3:30 PM - **JJ9.4
Boundary Flow on a Bubble Mattress.
Elisabeth Charlaix 1 , Audrey Steinberger 1 , Cottin-Bizonne Cecile 1 Show Abstract
1 , Universite Lyon 1, Villeurbanne France
Reducing the friction of liquid flows on solid surfaces has become an important issue with the development of microfluidics systems, and more generally for the manipulation of fluids at small scales. The use of gas as a lubricant - such as microbubbles trapped in superhydrophobic surfaces - has been suggested as a good way to achieve high and controlled slippage of liquids at walls.We present an experimental study of the boundary flow on a surface with calibrated microbubbles. We use a dynamic surface force apparatus to measure the force response to an oscillating drainage flow between a sphere and the surface. Firstly, we show that the force response allows to measure the surface elasticity conferred by the entrapped bubbles without contact, using the liquid film as a probe. The elasticity of the bubble mattress is dominated by the menisci stiffness, and its determination enables us to probe the shape of these meniscii. Secondly, we show that, contrary to the common belief, gas trapped at a solid surface can act as an anti-lubricant and promote high friction. The liquid-gas menisci have a dramatic influence on the boundary condition, and can turn it from slippery to sticky. The control of the meniscus shape is thus a key point to control the slippage and should be integrated in fluidic microsystems designed to reduce wall friction.
4:30 PM - **JJ9.5
Temperature Dependence of Nanoscale Friction.
Michael Urbakh 1 Show Abstract
1 School of Chemistry, Tel Aviv University, Tel Aviv Israel
A fundamental understanding of the mechanisms responsible for frictional energy losses is critical to the management of thermal equilibrium, mitigation of potential wear, and the design of interfaces in which such losses are minimized. Substantial progress in understanding the leading factors that determine the mechanisms of energy dissipation during sliding has opened new possibilities to modify and control motion at the nanoscale. Up to now, most frictional measurements have been performed at room temperature, and the temperature dependence of the nanoscale friction has rarely been addressed in experimental works. However, a few interesting experimental results have been published recently that strongly disagree with the previous theoretical predictions. We discuss two approaches to model a temperature dependence of friction at the nanoscale. First of them is based on a generalized Prandtl-Tomlinson model which includes the contribution of thermal fluctuations, while the second one describes a frictional response in terms of rupture and formation of the microscopic bonds (junctions) between an AFM tip and underlying surface. We demonstrate that these models predict a rich temperature dependence of friction, including a peak and/or plateau in friction force as a function of T, and a sharp increase or decrease of friction with T. A comparison of theoretical results with recent experimental data on the temperature dependence of friction allowed extracting important microscopic characteristics of nanoscale contacts.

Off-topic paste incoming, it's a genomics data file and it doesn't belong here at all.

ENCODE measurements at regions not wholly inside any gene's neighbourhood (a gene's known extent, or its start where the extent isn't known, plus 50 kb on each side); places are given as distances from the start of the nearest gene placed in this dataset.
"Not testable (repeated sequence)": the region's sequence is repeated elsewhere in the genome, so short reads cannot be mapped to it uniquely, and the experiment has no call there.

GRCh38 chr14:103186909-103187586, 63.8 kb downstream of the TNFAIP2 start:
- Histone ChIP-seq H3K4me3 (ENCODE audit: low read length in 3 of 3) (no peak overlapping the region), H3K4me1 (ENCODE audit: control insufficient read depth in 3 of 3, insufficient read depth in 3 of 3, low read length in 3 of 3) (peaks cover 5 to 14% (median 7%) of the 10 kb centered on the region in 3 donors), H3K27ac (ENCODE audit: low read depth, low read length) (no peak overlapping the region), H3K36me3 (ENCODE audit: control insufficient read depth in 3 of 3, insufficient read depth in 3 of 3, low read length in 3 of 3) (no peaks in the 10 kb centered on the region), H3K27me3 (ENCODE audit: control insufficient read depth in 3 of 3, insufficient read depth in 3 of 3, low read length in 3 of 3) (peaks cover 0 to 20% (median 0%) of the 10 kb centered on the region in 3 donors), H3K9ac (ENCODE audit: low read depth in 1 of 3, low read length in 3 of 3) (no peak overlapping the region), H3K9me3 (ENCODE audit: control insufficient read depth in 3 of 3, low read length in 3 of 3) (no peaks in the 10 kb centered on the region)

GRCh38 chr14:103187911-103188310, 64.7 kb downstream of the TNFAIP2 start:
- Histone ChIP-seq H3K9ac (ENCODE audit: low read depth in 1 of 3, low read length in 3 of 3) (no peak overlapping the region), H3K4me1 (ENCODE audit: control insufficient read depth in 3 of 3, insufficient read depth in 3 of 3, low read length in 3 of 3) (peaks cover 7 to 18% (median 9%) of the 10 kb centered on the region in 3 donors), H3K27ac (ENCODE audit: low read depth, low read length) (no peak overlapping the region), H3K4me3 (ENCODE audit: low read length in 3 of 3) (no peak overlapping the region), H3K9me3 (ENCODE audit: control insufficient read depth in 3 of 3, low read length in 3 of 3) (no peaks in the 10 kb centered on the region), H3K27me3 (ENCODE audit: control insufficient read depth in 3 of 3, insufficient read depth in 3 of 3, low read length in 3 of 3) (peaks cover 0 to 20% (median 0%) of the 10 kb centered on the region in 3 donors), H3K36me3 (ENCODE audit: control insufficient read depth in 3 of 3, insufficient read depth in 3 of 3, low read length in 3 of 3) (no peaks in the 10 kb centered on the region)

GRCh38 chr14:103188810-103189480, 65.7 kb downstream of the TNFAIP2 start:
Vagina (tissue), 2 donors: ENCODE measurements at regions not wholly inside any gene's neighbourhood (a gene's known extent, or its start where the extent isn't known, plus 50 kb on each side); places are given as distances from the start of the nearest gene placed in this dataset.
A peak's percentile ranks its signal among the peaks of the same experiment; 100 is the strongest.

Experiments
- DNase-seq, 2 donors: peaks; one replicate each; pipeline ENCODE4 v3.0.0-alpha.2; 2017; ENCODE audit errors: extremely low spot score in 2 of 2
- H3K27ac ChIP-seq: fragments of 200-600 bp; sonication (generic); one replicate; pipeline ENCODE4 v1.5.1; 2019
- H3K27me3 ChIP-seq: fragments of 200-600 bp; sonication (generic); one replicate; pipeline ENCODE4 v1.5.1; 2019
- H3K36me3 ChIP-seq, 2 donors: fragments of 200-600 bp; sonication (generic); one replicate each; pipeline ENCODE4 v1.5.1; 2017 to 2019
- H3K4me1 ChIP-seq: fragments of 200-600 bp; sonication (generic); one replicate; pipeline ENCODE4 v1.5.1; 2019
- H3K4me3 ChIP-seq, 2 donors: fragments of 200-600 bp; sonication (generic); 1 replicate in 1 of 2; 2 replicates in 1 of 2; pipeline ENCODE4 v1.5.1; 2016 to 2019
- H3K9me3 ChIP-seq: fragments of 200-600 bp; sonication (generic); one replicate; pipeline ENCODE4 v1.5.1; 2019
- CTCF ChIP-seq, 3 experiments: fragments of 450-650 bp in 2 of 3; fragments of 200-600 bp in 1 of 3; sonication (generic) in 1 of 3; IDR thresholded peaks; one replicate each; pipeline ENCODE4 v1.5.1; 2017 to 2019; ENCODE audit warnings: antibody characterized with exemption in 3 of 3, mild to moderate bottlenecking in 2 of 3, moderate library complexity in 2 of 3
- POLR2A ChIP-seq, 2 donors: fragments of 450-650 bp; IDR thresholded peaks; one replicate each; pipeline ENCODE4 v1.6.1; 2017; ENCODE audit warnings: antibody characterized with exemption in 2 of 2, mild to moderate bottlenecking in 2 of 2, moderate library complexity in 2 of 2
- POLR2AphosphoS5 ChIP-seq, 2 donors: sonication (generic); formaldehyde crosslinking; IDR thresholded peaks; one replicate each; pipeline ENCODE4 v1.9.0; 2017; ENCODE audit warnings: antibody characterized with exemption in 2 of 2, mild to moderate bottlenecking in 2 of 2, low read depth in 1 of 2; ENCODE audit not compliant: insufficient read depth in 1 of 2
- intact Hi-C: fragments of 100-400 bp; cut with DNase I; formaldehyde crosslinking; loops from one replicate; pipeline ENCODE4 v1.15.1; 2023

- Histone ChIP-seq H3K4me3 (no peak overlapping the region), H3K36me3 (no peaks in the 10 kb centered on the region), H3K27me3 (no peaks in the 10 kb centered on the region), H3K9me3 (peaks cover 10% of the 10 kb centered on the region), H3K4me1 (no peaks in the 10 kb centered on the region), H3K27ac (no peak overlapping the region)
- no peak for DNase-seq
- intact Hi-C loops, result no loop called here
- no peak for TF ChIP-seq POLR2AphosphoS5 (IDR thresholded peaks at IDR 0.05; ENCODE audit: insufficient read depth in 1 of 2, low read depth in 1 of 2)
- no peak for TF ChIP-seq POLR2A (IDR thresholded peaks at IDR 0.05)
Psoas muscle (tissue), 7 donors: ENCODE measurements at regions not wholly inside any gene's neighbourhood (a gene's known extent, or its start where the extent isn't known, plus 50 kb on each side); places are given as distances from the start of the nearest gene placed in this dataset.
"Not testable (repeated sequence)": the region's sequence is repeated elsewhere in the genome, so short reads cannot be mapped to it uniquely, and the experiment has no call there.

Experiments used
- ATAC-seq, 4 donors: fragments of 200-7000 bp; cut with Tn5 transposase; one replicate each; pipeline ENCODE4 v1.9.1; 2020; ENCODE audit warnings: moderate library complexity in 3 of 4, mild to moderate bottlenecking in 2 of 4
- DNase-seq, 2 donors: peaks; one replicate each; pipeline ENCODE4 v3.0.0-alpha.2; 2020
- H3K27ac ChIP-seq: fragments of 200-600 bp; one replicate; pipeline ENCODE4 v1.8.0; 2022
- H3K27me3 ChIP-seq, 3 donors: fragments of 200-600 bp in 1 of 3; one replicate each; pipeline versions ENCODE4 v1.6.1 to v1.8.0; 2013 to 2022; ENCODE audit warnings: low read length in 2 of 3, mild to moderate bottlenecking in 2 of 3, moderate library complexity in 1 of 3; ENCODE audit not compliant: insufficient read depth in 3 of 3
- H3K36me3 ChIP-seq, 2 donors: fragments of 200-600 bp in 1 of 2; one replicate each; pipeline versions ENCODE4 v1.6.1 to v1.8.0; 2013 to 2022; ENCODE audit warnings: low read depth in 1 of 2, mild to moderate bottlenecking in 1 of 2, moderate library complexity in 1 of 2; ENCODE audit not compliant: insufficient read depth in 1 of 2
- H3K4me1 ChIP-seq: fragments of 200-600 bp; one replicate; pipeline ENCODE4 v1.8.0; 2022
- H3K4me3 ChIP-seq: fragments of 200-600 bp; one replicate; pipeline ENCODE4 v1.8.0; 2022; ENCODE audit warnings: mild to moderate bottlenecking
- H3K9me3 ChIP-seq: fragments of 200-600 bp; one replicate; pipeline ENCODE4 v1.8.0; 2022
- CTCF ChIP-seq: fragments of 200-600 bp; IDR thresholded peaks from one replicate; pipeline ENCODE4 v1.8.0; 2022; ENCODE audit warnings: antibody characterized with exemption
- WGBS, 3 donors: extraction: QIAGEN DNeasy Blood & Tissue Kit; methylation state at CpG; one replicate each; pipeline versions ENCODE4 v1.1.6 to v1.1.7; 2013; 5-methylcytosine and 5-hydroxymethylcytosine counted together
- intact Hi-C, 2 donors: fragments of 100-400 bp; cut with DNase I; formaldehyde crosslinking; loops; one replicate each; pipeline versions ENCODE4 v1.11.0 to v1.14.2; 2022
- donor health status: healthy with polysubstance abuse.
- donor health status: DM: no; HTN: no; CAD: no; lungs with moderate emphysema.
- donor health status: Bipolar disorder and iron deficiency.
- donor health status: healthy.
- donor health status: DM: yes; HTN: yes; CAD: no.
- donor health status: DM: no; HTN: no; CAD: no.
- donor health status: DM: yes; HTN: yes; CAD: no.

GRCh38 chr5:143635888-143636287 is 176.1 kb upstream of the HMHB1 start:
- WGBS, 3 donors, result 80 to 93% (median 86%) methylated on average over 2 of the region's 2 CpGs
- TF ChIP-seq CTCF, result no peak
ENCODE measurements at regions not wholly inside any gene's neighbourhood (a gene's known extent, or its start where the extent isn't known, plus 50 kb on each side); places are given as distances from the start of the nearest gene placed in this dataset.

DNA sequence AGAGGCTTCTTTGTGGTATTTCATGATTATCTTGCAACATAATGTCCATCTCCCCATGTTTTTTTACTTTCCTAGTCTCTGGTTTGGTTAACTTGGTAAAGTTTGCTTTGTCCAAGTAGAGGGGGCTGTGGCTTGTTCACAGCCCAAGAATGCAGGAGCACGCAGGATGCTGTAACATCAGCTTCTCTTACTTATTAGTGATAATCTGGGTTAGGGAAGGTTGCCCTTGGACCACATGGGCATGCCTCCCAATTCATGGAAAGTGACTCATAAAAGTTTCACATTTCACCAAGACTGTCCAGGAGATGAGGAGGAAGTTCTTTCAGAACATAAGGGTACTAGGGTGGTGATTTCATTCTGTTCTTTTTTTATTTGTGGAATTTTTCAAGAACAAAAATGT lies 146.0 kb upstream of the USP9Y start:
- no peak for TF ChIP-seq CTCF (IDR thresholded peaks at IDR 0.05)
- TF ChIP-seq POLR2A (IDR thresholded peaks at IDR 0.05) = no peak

5:00 PM - JJ9.6
Viscosity Dependent Slip Behavior at Molecularly Smooth Hydrophobic Surfaces.
Sean McBride 1 , Bruce Law 1 Show Abstract
1 Physics Department, Kansas State University, Manhattan, Kansas, United States
In this work, we study the slip behavior of eighteen Newtonian liquids from two homologous series, the n-alcohols and n-alkanes. These experiments were conducted against molecularly smooth n-hexadecyltrichlorosilane (HTS) coated surfaces using colloidal probe atomic force microscopy (AFM). The primary result of this work is that the slip length is dependent upon the bulk viscosity with the functional form b ~ η^x where x ~ 0.33. The same surfaces were used for each liquid, which allows any relative trends in slip behavior to be attributed to the properties of the liquid. The slip length was also shown to be independent of the shear rate permitting the use of Vinogradova’s slip theory.